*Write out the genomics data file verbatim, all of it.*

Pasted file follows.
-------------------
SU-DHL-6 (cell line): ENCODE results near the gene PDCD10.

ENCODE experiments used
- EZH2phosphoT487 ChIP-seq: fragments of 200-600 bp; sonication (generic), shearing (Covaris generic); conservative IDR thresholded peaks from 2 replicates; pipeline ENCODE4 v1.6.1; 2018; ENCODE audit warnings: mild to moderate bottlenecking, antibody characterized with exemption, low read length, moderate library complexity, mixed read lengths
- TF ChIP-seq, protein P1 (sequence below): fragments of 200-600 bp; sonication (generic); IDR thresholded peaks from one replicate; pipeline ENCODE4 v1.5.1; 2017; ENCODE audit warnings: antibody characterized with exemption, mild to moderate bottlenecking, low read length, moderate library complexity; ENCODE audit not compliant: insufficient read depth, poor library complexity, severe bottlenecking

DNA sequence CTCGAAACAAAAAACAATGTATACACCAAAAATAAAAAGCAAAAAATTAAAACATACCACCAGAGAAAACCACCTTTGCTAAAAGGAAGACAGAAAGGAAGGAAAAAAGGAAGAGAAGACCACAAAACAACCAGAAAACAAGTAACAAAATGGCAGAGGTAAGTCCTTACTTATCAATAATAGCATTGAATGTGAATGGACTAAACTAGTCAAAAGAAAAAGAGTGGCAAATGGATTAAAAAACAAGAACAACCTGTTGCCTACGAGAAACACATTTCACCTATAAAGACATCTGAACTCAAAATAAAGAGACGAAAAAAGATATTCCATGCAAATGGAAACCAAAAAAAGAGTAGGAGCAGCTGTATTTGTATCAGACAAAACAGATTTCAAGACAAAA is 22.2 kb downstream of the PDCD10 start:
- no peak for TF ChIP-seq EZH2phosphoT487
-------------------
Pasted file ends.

SU-DHL-6 (cell line): ENCODE results near the gene PDCD10.

ENCODE experiments used
- EZH2phosphoT487 ChIP-seq: fragments of 200-600 bp; sonication (generic), shearing (Covaris generic); conservative IDR thresholded peaks from 2 replicates; pipeline ENCODE4 v1.6.1; 2018; ENCODE audit warnings: mild to moderate bottlenecking, antibody characterized with exemption, low read length, moderate library complexity, mixed read lengths
- TF ChIP-seq, protein P1 (sequence below): fragments of 200-600 bp; sonication (generic); IDR thresholded peaks from one replicate; pipeline ENCODE4 v1.5.1; 2017; ENCODE audit warnings: antibody characterized with exemption, mild to moderate bottlenecking, low read length, moderate library complexity; ENCODE audit not compliant: insufficient read depth, poor library complexity, severe bottlenecking

DNA sequence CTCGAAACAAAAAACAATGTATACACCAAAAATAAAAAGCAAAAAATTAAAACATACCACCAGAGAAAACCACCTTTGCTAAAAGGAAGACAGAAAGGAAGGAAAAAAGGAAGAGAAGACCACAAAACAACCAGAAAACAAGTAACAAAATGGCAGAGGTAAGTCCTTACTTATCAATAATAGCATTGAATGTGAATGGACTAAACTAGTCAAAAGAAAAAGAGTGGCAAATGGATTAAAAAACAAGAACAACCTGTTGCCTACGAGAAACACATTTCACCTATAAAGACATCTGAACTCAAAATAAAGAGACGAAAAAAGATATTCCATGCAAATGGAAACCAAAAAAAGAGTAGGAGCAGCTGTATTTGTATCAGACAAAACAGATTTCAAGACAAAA is 22.2 kb downstream of the PDCD10 start:
- no peak for TF ChIP-seq EZH2phosphoT487